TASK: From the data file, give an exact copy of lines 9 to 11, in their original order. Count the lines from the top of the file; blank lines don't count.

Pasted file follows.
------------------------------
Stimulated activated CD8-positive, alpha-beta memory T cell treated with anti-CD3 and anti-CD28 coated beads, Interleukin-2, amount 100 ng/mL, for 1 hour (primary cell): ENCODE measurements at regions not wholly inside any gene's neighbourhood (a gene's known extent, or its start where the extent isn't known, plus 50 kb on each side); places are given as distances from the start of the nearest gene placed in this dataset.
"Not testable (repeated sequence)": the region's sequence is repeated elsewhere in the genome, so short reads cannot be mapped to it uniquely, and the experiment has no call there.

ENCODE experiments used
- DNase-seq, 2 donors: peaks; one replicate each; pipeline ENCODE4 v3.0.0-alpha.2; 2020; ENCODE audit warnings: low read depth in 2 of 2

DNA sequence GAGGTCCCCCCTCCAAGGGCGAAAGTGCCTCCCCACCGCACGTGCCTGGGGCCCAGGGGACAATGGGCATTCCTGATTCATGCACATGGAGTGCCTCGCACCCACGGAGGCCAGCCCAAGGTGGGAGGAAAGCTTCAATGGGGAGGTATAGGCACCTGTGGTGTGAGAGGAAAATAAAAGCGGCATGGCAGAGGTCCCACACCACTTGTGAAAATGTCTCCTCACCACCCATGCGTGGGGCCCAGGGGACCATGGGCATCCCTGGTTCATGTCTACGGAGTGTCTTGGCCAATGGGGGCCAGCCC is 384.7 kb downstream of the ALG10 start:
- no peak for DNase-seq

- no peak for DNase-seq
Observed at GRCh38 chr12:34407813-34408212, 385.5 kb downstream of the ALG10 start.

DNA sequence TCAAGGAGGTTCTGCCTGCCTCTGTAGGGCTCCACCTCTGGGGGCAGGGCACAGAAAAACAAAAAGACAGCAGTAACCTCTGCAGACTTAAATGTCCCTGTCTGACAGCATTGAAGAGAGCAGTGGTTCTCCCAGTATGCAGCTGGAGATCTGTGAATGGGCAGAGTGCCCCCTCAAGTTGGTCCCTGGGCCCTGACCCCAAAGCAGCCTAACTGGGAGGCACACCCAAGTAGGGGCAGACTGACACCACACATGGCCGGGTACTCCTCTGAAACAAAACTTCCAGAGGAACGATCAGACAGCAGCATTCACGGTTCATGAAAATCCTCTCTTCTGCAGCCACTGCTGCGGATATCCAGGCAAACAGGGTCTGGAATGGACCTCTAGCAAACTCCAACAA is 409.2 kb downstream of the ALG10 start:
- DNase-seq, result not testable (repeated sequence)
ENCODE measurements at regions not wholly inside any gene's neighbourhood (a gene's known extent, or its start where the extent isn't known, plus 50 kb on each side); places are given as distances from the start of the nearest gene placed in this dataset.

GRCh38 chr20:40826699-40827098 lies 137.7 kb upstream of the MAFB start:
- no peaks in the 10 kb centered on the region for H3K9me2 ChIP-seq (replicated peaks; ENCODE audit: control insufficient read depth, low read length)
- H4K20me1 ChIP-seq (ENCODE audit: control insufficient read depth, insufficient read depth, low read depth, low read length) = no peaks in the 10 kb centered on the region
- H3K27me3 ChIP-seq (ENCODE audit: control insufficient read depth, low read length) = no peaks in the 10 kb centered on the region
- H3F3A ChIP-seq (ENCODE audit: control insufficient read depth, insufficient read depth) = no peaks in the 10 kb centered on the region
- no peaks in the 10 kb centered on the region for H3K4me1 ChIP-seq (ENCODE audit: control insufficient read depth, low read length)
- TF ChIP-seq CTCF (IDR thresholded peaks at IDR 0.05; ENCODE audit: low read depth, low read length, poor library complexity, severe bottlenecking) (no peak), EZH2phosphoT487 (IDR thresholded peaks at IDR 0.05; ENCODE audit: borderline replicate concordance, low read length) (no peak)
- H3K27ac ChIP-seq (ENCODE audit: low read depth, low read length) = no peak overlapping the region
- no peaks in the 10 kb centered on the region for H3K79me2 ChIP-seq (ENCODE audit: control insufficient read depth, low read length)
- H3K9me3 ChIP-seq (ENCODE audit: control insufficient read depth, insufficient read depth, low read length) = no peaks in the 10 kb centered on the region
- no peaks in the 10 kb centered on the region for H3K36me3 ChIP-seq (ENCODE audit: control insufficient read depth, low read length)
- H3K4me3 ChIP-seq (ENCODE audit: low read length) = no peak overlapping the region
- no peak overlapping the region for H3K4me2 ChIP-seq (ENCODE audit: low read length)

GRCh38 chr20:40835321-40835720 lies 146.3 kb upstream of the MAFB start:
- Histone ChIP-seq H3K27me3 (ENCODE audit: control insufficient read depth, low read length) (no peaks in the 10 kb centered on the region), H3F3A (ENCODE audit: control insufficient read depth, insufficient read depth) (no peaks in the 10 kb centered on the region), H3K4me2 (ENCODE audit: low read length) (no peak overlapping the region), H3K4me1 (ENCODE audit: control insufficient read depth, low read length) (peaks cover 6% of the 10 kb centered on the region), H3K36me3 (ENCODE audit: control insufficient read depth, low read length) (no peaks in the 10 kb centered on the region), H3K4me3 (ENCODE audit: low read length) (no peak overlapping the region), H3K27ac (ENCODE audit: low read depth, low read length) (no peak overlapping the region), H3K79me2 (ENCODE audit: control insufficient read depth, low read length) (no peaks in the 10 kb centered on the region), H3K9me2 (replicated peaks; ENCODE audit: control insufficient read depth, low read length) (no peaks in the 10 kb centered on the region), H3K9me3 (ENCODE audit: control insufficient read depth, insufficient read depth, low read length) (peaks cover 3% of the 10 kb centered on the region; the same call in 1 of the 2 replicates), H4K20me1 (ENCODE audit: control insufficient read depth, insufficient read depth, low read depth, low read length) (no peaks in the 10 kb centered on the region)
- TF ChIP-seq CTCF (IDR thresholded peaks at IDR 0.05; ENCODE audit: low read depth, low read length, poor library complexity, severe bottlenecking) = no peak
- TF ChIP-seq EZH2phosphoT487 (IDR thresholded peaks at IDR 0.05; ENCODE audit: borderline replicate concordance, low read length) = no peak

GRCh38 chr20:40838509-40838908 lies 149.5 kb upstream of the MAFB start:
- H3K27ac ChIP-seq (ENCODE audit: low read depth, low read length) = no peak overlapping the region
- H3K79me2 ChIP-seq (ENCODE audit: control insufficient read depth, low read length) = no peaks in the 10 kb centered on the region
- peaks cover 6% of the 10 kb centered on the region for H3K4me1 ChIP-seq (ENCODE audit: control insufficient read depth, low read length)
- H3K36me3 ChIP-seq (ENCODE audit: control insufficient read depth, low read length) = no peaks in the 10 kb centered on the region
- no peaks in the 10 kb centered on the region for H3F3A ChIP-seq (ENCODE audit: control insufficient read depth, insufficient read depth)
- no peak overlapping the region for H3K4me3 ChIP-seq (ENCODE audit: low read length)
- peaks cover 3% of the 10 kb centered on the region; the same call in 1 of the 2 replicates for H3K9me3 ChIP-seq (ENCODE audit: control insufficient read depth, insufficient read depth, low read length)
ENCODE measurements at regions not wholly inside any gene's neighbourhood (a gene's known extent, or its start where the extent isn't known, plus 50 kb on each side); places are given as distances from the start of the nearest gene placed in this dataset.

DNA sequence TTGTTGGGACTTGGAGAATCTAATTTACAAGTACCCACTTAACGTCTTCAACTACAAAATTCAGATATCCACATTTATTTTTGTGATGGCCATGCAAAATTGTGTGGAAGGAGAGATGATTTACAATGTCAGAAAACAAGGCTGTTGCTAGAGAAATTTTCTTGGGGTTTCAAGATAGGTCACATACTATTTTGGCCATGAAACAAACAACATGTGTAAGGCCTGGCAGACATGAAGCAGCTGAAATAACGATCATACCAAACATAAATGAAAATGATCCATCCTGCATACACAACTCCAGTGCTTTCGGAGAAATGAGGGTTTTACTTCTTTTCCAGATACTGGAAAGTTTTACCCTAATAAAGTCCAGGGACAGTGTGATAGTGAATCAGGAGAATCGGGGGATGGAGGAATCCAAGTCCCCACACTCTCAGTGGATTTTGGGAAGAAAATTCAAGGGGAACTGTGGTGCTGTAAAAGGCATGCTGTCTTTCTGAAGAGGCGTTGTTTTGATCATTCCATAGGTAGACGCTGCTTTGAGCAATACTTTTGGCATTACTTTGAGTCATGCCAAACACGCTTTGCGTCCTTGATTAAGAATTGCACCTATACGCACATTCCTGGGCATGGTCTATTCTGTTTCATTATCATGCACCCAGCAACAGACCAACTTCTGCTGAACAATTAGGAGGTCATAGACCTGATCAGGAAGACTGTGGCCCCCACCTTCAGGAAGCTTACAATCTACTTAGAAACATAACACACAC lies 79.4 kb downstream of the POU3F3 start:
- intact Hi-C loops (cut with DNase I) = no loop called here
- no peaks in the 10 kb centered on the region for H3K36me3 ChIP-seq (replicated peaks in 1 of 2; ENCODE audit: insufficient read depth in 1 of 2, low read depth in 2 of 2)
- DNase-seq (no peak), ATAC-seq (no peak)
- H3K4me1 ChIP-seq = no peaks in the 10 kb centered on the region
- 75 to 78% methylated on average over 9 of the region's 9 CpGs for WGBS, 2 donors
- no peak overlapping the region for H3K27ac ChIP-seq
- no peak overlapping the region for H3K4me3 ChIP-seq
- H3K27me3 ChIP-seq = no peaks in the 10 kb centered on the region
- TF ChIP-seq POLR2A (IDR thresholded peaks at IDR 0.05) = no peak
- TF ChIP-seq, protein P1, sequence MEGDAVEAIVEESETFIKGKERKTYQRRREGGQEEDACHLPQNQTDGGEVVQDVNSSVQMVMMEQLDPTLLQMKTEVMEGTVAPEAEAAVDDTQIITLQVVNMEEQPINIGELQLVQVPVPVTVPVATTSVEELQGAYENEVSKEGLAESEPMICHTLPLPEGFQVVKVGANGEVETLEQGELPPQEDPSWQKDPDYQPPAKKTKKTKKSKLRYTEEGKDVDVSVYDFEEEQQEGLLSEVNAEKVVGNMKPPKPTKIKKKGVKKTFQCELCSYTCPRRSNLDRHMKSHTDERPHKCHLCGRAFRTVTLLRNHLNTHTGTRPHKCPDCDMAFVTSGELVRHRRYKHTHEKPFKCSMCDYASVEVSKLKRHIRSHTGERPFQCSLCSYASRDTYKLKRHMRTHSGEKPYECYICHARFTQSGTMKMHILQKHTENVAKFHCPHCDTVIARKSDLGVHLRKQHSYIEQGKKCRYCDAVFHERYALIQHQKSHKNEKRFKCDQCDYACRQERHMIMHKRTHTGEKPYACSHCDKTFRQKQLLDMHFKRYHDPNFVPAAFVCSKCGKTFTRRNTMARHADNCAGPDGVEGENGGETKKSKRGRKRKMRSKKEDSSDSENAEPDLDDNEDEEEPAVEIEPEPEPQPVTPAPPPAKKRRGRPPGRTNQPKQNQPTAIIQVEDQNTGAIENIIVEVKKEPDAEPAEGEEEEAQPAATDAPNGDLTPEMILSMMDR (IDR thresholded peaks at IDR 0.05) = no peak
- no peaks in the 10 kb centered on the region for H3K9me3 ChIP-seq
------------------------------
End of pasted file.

DNA sequence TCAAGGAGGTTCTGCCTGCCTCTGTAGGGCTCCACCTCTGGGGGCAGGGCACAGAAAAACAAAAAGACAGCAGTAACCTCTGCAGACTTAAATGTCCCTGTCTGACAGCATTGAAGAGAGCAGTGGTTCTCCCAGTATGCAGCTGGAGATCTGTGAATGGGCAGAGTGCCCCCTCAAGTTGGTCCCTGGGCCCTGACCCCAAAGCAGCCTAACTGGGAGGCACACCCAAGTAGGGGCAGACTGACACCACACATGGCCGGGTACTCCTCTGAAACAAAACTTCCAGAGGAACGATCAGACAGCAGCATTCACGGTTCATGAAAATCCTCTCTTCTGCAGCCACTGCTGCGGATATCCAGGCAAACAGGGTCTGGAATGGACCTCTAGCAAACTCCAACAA is 409.2 kb downstream of the ALG10 start:
- DNase-seq, result not testable (repeated sequence)
ENCODE measurements at regions not wholly inside any gene's neighbourhood (a gene's known extent, or its start where the extent isn't known, plus 50 kb on each side); places are given as distances from the start of the nearest gene placed in this dataset.